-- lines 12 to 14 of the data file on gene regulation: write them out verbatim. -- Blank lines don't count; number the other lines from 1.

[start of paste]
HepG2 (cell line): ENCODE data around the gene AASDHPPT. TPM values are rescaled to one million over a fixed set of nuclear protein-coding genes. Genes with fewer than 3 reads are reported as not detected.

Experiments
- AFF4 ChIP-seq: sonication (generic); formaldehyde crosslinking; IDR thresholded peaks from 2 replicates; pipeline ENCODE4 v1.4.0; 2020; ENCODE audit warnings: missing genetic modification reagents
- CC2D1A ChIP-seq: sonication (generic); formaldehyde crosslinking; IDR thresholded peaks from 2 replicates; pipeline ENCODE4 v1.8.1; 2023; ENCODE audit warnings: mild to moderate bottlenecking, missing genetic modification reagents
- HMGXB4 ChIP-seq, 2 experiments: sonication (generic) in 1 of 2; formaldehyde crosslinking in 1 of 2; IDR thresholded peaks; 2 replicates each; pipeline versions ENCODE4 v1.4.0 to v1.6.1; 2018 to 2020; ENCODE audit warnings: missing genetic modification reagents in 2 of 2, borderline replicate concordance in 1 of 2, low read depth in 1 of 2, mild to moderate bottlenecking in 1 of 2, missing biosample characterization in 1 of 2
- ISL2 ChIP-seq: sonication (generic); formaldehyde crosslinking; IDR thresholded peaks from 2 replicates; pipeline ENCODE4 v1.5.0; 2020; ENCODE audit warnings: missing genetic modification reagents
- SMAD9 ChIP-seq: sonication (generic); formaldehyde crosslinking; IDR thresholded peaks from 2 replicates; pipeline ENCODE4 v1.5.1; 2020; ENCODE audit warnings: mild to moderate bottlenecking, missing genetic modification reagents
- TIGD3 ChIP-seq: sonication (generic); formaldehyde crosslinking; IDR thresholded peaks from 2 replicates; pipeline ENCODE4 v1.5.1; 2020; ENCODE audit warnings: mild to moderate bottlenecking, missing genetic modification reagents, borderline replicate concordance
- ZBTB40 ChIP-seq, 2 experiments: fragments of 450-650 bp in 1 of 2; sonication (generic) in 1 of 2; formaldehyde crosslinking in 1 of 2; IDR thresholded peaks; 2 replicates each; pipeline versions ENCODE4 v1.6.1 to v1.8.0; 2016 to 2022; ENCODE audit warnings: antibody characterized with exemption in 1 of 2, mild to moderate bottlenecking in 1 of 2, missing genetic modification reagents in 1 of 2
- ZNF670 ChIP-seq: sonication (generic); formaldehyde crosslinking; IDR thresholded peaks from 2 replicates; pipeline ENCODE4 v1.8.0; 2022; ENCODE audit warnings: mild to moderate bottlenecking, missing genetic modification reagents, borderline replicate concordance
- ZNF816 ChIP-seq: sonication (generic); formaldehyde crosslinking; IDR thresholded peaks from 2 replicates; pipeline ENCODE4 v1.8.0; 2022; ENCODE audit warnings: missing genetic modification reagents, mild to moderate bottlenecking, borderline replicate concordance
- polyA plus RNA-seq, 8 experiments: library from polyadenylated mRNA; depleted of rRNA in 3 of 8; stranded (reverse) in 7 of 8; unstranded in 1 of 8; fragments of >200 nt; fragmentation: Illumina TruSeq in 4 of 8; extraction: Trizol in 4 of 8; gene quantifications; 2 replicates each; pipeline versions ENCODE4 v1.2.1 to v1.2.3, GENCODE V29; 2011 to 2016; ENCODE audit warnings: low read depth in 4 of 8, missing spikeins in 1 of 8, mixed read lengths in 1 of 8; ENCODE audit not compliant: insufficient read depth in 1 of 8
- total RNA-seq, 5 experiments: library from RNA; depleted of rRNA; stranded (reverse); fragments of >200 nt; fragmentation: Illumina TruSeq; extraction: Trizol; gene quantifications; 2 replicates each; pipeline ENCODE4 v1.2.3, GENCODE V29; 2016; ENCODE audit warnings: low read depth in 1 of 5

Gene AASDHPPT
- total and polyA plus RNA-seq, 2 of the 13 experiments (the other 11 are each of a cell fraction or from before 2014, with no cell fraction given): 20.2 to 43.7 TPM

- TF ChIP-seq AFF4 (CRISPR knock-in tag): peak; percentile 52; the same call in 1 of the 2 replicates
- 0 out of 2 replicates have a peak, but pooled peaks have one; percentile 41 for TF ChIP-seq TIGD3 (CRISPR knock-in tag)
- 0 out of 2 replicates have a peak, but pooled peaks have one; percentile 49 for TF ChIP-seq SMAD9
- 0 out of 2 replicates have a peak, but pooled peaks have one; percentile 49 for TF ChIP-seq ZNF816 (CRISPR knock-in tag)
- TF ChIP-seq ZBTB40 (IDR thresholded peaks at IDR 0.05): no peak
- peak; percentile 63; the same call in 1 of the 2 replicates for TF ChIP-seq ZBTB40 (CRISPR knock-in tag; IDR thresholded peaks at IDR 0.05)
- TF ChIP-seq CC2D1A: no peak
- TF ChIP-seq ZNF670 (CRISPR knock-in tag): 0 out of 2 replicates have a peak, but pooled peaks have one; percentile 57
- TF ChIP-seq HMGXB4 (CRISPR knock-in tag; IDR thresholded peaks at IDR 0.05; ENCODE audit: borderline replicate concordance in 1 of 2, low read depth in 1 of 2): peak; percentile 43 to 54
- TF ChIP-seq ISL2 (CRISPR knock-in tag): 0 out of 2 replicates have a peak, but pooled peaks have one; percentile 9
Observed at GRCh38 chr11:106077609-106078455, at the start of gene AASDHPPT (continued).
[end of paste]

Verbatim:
- polyA plus RNA-seq, 8 experiments: library from polyadenylated mRNA; depleted of rRNA in 3 of 8; stranded (reverse) in 7 of 8; unstranded in 1 of 8; fragments of >200 nt; fragmentation: Illumina TruSeq in 4 of 8; extraction: Trizol in 4 of 8; gene quantifications; 2 replicates each; pipeline versions ENCODE4 v1.2.1 to v1.2.3, GENCODE V29; 2011 to 2016; ENCODE audit warnings: low read depth in 4 of 8, missing spikeins in 1 of 8, mixed read lengths in 1 of 8; ENCODE audit not compliant: insufficient read depth in 1 of 8
- total RNA-seq, 5 experiments: library from RNA; depleted of rRNA; stranded (reverse); fragments of >200 nt; fragmentation: Illumina TruSeq; extraction: Trizol; gene quantifications; 2 replicates each; pipeline ENCODE4 v1.2.3, GENCODE V29; 2016; ENCODE audit warnings: low read depth in 1 of 5

Gene AASDHPPT